The monitor 1755-1765: A political essay paper and popular London opinion
Degree GrantorUniversity of Canterbury
Degree NameDoctor of Philosophy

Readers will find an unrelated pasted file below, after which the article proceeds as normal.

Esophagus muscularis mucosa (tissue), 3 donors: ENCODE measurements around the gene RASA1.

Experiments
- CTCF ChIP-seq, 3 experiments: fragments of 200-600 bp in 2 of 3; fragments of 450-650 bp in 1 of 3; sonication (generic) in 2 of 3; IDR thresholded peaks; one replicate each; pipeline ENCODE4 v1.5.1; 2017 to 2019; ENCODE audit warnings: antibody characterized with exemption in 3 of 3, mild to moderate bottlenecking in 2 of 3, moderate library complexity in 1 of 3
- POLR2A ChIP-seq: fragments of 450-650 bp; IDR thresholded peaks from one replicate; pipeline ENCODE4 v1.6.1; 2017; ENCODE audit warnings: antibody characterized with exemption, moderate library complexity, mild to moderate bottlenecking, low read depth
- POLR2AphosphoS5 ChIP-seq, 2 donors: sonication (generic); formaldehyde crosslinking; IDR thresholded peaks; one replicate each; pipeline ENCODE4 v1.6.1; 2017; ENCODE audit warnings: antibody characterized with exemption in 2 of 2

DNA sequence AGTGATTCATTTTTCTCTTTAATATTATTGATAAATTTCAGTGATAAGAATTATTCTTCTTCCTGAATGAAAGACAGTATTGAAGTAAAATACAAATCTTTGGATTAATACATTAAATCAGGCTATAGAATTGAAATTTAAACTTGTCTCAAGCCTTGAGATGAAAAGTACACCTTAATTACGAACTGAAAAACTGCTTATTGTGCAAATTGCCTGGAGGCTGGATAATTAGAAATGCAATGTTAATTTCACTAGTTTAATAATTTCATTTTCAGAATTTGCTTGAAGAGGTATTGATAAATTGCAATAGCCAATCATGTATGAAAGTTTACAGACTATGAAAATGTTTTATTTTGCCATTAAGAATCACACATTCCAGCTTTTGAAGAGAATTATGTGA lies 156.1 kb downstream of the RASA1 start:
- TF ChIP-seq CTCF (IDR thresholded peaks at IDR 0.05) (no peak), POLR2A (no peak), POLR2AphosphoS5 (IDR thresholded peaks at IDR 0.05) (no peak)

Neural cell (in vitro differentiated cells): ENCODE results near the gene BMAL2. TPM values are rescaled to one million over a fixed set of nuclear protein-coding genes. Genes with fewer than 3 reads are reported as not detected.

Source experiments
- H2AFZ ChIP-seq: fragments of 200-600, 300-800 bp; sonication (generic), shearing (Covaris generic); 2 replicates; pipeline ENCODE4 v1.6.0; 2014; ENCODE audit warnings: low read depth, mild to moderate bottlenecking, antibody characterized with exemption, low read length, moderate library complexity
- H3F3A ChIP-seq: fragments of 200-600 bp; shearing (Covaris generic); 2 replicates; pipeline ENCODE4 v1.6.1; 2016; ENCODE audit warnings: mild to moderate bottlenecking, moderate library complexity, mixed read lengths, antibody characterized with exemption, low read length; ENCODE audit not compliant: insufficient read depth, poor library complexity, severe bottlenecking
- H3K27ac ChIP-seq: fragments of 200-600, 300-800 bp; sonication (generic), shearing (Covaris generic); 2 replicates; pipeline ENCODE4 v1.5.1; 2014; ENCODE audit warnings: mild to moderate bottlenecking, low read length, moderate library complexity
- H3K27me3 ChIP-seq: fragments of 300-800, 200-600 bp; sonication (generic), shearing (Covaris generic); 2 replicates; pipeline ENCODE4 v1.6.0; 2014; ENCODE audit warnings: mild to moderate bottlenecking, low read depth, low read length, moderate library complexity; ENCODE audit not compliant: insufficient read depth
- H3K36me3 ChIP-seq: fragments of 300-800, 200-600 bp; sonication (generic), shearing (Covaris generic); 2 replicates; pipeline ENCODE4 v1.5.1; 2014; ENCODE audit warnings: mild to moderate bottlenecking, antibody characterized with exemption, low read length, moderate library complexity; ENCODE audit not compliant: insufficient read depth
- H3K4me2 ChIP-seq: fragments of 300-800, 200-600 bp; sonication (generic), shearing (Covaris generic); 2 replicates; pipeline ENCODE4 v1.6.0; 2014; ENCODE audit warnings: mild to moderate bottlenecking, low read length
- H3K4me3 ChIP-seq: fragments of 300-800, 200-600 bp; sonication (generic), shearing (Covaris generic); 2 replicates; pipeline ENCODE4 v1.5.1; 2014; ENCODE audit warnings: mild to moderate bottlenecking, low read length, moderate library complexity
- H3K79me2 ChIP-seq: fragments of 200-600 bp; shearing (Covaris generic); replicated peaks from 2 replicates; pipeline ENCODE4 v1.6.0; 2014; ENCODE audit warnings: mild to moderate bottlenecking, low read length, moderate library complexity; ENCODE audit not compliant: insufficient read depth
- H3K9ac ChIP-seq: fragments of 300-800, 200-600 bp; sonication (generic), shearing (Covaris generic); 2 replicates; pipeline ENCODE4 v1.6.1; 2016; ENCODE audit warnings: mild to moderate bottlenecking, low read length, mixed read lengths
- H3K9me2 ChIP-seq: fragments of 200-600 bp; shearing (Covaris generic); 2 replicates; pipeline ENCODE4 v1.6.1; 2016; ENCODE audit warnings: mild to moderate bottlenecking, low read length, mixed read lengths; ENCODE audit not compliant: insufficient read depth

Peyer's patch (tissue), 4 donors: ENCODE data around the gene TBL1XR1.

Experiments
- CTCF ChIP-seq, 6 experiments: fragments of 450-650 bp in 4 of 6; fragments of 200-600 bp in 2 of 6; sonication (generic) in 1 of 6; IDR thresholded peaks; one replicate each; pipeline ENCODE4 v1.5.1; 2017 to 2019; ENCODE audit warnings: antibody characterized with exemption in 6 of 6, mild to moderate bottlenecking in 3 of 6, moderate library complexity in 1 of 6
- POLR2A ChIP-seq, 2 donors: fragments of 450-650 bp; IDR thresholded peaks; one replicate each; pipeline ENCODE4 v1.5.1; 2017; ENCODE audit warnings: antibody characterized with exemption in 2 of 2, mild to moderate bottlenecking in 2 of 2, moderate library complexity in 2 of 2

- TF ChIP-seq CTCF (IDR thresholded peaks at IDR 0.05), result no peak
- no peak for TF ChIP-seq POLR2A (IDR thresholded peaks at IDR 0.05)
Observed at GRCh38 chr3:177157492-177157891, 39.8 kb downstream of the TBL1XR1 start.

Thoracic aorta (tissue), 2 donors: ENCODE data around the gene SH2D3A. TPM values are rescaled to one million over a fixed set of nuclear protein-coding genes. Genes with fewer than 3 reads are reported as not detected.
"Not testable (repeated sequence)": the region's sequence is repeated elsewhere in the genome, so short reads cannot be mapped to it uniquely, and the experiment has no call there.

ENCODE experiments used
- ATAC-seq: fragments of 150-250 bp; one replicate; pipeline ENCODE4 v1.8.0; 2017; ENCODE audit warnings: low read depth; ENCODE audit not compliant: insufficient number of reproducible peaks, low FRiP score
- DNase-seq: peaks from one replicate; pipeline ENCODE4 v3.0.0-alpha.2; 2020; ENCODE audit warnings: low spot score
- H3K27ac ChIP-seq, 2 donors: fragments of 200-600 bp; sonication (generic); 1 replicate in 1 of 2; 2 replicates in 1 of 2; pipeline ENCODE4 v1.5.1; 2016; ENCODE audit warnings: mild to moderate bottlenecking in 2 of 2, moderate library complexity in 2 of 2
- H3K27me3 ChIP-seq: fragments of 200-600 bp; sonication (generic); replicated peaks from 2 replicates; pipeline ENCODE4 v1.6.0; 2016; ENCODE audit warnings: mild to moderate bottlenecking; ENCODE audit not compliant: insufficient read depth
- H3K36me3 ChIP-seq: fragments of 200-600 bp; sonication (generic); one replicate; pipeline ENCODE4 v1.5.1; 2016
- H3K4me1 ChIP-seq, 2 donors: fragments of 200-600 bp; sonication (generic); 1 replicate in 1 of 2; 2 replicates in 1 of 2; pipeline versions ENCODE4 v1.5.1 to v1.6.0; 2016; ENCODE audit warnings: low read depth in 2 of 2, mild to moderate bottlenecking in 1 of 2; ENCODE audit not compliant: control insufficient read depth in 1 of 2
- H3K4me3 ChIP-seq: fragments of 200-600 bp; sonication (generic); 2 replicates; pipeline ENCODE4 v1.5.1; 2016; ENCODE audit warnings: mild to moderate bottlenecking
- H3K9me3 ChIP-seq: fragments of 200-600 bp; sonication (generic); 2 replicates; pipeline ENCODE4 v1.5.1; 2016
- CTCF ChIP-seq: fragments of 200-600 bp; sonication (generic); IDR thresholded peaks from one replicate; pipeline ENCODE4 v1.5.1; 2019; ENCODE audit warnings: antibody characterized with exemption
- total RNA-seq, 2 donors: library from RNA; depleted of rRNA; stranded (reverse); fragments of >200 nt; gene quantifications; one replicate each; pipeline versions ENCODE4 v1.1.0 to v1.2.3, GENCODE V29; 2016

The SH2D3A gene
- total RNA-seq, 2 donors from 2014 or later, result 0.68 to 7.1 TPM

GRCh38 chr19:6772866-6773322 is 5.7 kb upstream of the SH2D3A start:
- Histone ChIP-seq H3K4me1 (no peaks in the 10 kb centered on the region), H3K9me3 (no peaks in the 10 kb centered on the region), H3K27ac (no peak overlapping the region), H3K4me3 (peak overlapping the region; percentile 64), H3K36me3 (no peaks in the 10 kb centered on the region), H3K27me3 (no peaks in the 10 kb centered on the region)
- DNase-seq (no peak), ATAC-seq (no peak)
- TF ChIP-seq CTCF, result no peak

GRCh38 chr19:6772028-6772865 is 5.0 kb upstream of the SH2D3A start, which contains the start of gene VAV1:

The Monitor is one of the few long-lived examples of that periodical form peculiar to the eighteenth century, the political essay paper. Conducted under the patronage of Richard and William Beckford, aldermen and members of parliament, it was written and managed chiefly by Arthur Beardmore, attorney, and the Rev. John Entick, with much help from occasional contributors, the only one of whom that can be identified with any certainty being John Wilkes. Internal evidence as well as external connections places the Monitor in the tradition of the popular toryism of the City of London. It seems to have been founded in 1755 to reawaken that toryism, both in the City and generally, as an aid to the political ambitions of the Beckfords. At first, in the uncertain political situation of 1755-6, its loyalties in national politics were unclear. In 1756, however, when the storm over the loss of Minorca put wind in the sails of the opposition Pitt had launched the autumn before, the Monitor, with William Beckford, declared for Pitt. From then on its commentary can be used as a valuable indicator both of the methods and of the degree of success of Pitt's attempts to maintain a popular base while in office, especially in the City and among the tories. It promotes the image of Pitt as a 'patriot minister' in foreign and domestic affairs and reflects his skill in using appropriate issues to establish this reputation while avoiding blame for unpopular decisions. Yet it also shows how readily shaken Pitt's 'popularity' was, especially in the early years, by such developments as his coalition with Newcastle, the failure of the expedition to the French coast at Rochefort in 1757 and the decision to send British troops to Germany in 1758. The Monitor commentary illustrates how constantly criticism had to be answered, especially about the German war, even when Pitt's popularity was widened and secured by the victories of the war, and further, how pressure from his supporters out-of-doors could be an influence on Pitt, for example over peace terms. At the same time, by using the Monitor commentary with other sources, it is possible to trace something of the development of William Beckford's influence in the City and to show that it was not dominant even among the 'popular' interests there until the end of the decade. It seems that Beckford rose in the City on the growing popularity of Pitt more than he contributed to that popularity. The Monitor commentary goes on to reflect some of the uncertainties of 1760-1, after the accession of George III, particularly the strength of reaction against the war and to show indirectly what a challenge the new circumstances were to Pitt's political strength. It rallies strongly to Pitt after his resignation - and here Beckford’s dominance in the City was put to Pitt’s service - but its very vehemence and persistence in his defence emphasize what a serious crisis for Pitt the resignation was. In 1762 the Monitor initiates and plays a major part in the intensification of political controversy around the figure of Bute, to the extent of having warrants issued against those concerned in it. After the peace it returns to domestic affairs and re-establishes its interest in constitutional questions. Although it shows some interest in the Wilkes affair arising out of the North Briton 45, its close involvement in politics gradually lapses. This is perhaps partly an effect of the warning of the warrants, but much more the result of Pitt’s refusal to take an active and concerted part in opposition. Because of Pitt's wayward contempt for the active cultivation of his political base, Beckford lost his sense of purpose, the City lost it’s unusually close involvement in national politics, and the Monitor lapses into senility and finally, in March 1765, disappears. The detailed commentary of the Monitor on politics and foreign policy thus elucidates some important aspects of contemporary affairs. Because of its connection with William Beckford and popular elements in the city in these vital years, its attitudes on constitutional issues show something of the origins of radicalism. A description of them brings out the Monitor’s adherence to, yet uneasiness within, the traditional framework of the mixed balanced constitution, and its distinctive emphasis on the role of the people. The significance of these attitudes is examined by looking at the modes of constitutional discussion the eighteenth century inherited and especially at the “country” tradition, in which important seventeenth-century ideas were kept alive and which famed a major part of the vigorous constitutional debate occurring in the eighteenth century. The close reliance of the Monitor on this tradition and its sources is shown while, at the same time, the emphasis on a crisis in the constitution, the need for reform and the role of the people was subtly modifying the tradition and creating a genuine radicalism of the left. In the process, without significantly changing its views, the Monitor ceases to call itself tory and adopts the whig label. In this subtle modification are to be found the roots of almost all later eighteenth-century radicalism, a radicalism arising clearly out of traditional ways of thought. Finally in the Epilogue a brief attempt is made to assess the contemporary influence of the Monitor. It was important enough to be copied by a significant number of other publications yet not enough to figure largely in the correspondence of leading politicians and observers. In the development of political comment in the press, this form of weekly controversy appears to mark a transition from the situation where major debate was conducted in pamphlets to that where it found its place in newspapers proper, at a time when political comment was growing in important in influencing politicians but especially in educating a wider political nation.